It’s no wonder then that the art world is showing concern about what it’s being asked to deliver. A group of cultural workers from Scotland and beyond have produced a report, Beyond Social Inclusion: Towards Cultural Democracy, condemning social inclusion policy. ‘For most of the excluded, inclusion operates less as a mechanism of liberation than a top-down programme of social control,’ the report states. Its real aim, the report continues, ‘is to prevent inequality becoming too obvious’.
Edinburgh-based artist and sociologist Owen Logan is one of the authors of that report. While he’s a great advocate of community arts projects, he believes that the philosophy behind many of them is flawed. ‘God forbid that we would stop artists doing workshops,’ he explains. ‘But you have to ask why no-one is turning up for them. In the target areas where the art’s being instrumentalised, people aren’t really interested in the arts. So what do you do about that—do you keep flogging a dead horse or do you ask yourself serious questions about culture?’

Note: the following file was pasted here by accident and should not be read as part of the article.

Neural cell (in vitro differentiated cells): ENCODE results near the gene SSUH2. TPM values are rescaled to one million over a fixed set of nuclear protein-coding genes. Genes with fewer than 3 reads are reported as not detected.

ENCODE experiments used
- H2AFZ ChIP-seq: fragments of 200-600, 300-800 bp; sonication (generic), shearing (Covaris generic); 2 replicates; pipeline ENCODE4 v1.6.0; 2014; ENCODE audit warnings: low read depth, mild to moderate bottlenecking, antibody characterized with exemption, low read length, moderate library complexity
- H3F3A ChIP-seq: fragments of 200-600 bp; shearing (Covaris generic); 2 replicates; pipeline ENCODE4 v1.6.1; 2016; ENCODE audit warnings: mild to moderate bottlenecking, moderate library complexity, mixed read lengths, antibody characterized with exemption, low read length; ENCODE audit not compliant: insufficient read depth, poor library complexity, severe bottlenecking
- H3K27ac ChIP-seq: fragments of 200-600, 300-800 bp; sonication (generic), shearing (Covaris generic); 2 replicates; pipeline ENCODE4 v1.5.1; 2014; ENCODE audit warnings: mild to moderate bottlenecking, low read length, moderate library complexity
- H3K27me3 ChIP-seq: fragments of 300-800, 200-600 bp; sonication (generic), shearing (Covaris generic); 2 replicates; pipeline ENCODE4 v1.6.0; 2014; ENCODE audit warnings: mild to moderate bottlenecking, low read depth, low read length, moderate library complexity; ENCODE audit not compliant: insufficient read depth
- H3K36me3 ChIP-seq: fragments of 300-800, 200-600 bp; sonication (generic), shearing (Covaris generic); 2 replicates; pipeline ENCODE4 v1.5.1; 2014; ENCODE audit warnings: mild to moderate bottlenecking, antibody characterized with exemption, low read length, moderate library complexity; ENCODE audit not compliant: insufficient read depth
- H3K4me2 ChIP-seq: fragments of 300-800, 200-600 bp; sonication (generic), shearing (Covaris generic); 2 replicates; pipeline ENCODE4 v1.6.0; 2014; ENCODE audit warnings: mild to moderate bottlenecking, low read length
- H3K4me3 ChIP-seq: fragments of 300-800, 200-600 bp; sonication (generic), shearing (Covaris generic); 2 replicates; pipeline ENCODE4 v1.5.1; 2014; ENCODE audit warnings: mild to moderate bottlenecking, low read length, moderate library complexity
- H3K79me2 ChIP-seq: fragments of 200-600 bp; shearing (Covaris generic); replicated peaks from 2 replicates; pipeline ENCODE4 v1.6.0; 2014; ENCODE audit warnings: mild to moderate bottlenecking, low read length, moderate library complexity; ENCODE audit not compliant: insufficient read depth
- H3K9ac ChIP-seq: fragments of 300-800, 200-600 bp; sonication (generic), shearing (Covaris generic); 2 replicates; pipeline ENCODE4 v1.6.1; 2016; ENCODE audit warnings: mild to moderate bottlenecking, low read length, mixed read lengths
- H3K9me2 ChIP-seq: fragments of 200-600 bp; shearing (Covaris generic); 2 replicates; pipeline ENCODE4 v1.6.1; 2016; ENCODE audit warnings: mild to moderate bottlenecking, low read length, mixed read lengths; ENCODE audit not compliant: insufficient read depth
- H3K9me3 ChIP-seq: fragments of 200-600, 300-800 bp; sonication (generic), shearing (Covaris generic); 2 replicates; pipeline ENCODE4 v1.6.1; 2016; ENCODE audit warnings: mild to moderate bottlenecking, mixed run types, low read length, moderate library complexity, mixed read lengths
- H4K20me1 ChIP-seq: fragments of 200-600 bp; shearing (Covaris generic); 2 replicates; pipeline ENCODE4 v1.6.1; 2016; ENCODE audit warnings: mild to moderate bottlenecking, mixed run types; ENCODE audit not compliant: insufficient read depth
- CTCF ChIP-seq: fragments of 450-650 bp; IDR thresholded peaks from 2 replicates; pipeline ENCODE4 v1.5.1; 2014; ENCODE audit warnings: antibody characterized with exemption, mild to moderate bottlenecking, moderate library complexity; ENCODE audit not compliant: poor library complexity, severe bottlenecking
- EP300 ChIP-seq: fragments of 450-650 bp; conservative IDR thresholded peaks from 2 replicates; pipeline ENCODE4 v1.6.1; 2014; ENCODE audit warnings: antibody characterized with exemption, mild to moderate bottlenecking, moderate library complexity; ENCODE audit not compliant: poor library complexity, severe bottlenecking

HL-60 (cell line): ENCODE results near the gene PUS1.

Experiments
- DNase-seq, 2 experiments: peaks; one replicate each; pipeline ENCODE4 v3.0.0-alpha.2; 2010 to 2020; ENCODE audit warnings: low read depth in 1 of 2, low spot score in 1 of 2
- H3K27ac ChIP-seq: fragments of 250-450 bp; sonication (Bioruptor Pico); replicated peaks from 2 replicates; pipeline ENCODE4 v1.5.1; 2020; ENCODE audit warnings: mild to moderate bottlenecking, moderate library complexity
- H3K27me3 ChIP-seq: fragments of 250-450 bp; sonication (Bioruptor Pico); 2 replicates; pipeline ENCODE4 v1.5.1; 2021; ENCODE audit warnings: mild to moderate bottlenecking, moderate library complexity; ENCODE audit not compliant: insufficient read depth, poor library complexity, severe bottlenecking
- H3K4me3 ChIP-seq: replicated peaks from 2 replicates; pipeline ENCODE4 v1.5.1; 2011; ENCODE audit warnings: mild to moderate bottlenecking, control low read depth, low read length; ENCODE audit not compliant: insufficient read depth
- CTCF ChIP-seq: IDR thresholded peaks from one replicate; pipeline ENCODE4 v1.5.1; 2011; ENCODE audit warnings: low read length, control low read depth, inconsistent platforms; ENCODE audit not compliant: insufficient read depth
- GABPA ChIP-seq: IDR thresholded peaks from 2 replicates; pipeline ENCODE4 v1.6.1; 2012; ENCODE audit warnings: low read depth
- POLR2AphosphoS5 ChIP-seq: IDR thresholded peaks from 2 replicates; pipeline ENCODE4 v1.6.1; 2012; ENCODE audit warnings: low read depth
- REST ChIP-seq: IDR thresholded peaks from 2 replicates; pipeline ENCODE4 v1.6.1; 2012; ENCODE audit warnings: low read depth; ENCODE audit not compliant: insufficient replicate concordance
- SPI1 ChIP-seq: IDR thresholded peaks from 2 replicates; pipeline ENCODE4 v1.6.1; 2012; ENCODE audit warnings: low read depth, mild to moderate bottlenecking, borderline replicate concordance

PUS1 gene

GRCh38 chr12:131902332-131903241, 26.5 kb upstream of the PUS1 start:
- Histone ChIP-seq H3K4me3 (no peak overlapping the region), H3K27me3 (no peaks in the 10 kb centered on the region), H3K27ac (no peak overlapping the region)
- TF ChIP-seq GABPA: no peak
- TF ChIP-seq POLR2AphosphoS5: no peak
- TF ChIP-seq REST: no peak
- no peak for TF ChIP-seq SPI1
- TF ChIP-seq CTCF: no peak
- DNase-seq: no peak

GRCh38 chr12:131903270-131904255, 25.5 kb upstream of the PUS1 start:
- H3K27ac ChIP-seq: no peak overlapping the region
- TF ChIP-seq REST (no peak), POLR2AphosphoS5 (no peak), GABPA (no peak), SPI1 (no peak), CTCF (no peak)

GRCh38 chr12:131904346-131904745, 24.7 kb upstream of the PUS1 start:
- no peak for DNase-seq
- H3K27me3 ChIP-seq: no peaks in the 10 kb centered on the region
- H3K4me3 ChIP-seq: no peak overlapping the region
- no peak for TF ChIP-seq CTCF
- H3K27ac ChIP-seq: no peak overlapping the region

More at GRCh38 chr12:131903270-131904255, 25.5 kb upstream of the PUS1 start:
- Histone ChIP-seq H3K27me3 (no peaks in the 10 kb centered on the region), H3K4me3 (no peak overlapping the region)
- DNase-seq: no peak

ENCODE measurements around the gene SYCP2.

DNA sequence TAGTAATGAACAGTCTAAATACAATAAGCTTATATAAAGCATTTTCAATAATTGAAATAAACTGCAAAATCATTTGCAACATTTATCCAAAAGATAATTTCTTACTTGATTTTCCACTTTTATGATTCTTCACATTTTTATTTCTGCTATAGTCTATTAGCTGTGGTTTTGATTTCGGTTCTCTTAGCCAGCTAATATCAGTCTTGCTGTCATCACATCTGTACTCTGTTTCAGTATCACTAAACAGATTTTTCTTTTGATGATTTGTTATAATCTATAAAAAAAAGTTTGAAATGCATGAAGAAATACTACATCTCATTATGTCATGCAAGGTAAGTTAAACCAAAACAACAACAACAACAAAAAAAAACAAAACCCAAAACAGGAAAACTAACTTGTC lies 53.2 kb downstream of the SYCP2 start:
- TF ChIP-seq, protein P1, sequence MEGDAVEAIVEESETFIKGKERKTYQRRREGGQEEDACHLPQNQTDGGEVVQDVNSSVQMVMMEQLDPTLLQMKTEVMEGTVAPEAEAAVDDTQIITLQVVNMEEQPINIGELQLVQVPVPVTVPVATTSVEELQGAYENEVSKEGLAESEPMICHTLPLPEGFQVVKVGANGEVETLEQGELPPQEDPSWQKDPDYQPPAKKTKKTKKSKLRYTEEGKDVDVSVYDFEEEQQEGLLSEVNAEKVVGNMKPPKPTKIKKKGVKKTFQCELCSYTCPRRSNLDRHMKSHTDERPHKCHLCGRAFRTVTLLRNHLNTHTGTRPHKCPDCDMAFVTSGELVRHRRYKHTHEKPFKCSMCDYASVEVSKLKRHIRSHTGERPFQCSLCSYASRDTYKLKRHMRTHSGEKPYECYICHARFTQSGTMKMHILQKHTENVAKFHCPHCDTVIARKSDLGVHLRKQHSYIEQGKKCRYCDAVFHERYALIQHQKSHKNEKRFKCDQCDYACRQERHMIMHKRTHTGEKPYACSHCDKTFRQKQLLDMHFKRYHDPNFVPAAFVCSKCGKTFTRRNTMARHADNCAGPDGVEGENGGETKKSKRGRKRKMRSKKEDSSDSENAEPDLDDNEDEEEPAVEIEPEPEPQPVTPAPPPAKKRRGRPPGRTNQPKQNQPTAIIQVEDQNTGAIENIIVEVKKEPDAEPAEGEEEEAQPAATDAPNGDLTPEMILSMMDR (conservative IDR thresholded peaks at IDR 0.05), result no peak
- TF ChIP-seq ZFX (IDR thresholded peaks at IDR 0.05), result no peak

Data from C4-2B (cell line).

One question that won’t leave me is the targeting of these projects at a single social class. ‘Insensibility to beauty and truth, to goodness and glory, is found in offices and colleges no less than in slums and railway carriages’, wrote art education pioneer, Herbert Read, in 1943.
So try to imagine a community arts project targeted exclusively at business people, financial analysts or politicians. It seems ludicrous to imagine them all in one room with crayons, expressing their feelings about deep-seated personal issues. Perhaps it’s not a bad idea, but the fact is they would never agree to it—they’d consider it patronising. So why do we assume that socially-excluded people are any less patronised by such missionary zeal?